A mediterranean dietary intervention in persons at high risk of colon cancer: recruitment and retention to an intensive study requiring biopsies.
Sommaire de l'article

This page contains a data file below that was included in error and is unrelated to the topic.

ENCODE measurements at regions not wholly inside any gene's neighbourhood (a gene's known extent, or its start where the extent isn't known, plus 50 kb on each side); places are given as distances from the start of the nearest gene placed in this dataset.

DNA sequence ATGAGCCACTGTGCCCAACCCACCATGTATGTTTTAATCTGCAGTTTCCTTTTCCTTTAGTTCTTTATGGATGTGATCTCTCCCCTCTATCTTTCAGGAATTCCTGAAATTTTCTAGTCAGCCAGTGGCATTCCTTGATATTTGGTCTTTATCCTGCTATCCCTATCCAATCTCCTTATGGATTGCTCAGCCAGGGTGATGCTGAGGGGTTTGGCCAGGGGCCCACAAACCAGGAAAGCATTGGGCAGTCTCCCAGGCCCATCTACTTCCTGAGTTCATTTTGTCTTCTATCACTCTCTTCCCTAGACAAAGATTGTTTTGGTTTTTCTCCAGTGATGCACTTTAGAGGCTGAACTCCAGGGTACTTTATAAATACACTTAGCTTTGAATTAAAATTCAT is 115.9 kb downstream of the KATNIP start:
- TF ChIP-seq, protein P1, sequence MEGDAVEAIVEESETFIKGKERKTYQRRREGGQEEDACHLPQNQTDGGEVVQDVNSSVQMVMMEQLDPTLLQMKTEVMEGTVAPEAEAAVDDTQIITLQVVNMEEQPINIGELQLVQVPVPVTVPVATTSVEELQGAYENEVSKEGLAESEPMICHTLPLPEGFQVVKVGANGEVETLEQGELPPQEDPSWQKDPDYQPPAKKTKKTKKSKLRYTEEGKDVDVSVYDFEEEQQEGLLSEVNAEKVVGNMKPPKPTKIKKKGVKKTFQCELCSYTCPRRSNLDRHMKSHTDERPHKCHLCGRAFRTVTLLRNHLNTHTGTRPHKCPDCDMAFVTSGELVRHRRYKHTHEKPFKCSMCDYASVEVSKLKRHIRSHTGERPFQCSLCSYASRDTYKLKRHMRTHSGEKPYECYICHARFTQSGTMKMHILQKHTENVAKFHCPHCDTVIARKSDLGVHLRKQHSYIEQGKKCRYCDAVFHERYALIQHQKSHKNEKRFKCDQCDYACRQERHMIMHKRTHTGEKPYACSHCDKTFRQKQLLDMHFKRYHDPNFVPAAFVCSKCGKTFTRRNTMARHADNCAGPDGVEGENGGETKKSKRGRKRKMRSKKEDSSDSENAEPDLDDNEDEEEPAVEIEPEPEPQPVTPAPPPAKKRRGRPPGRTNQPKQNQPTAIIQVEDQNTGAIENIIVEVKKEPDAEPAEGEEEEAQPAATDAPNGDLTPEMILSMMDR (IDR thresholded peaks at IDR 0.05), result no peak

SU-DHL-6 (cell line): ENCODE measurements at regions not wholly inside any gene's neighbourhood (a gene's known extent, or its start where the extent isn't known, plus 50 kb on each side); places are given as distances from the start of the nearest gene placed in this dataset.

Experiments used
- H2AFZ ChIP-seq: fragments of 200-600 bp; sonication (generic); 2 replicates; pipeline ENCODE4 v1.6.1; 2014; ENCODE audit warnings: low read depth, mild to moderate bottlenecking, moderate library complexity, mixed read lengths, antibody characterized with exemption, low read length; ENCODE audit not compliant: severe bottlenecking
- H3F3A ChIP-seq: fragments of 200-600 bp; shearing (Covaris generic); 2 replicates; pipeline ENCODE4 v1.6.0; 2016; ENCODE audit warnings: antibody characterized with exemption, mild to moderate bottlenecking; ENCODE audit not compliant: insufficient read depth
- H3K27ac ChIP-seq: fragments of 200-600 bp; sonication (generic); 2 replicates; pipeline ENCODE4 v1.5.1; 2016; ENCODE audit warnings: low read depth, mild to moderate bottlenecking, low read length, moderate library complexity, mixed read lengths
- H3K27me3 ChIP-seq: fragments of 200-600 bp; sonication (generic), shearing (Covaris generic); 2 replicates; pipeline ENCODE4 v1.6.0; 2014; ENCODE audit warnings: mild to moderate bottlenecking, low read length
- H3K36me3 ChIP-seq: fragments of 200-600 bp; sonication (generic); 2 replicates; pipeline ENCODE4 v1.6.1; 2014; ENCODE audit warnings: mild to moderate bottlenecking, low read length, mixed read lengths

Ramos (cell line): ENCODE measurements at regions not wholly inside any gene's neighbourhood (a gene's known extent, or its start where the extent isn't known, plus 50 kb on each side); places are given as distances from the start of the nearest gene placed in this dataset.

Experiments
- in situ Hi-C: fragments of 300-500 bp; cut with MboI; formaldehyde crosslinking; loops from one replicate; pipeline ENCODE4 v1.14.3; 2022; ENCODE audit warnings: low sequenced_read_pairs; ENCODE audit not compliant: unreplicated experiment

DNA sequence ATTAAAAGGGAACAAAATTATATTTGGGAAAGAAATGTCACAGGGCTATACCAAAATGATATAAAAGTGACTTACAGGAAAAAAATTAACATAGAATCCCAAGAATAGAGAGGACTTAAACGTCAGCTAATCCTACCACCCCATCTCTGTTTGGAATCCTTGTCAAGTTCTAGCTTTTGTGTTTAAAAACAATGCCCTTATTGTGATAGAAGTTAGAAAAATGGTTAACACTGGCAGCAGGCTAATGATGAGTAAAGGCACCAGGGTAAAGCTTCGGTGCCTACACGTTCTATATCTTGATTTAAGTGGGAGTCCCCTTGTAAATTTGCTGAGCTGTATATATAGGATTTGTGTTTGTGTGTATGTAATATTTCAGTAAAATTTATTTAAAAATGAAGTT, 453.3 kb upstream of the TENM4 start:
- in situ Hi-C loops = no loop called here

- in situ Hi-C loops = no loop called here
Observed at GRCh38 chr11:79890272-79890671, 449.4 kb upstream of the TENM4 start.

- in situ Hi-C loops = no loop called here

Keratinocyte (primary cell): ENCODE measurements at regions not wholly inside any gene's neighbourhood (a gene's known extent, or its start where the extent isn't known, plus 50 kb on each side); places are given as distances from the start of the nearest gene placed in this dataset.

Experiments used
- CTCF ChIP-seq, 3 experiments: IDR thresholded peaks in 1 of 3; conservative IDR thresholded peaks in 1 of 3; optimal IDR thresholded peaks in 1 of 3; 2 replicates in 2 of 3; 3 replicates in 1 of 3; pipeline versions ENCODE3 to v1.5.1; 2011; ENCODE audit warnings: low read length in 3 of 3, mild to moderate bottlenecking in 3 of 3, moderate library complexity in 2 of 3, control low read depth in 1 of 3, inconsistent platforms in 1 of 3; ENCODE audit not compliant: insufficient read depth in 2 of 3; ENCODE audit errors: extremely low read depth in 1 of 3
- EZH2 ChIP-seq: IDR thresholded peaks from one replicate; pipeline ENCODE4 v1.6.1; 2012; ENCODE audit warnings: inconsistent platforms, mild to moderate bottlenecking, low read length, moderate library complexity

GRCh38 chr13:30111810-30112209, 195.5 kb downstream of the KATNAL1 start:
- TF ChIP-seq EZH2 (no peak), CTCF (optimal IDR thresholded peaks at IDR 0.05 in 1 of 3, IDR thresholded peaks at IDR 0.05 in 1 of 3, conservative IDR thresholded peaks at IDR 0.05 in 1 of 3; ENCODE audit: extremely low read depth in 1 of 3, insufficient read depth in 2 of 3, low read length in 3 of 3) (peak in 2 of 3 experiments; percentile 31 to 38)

This study recruited persons at increased risk of colon cancer to an intensive dietary intervention study that required biopsies of the colon by flexible sigmoidoscopy at baseline and after six months of intervention. A total of 1314 individuals contacted the study, and only 16 individuals indicated that the sigmoidoscopy procedure was an obstacle to study participation. A total of 270 individuals completed a screening visit and signed a screening consent form. Inquiries about the study tended to be fewer in the winter and late summer. Failure to return food records was the most common reason for exclusion. Dietary recall at enrollment indicated that subjects were consuming significantly more vegetables, lower sodium and a lower glycemic load on the day before starting the study vs. during the eligibility phase which might have an impact on biomarker measures. This makes it important to capture dietary changes in the period between determination of eligibility and enrollment. Subjects (n=120) were randomized to follow a Healthy Eating or a Mediterranean Diet, each of which required substantial dietary record-keeping. The study completion rate was 78%, and subjects reported high satisfaction with study participation. Of the 93 individuals who completed the study, only one refused the flexible sigmoidoscopy at the final visit. These findings suggest that flexible sigmoidoscopy does not appear to be a barrier for recruitment of high-risk individuals to an intensive dietary intervention trial, but that completing food records can be.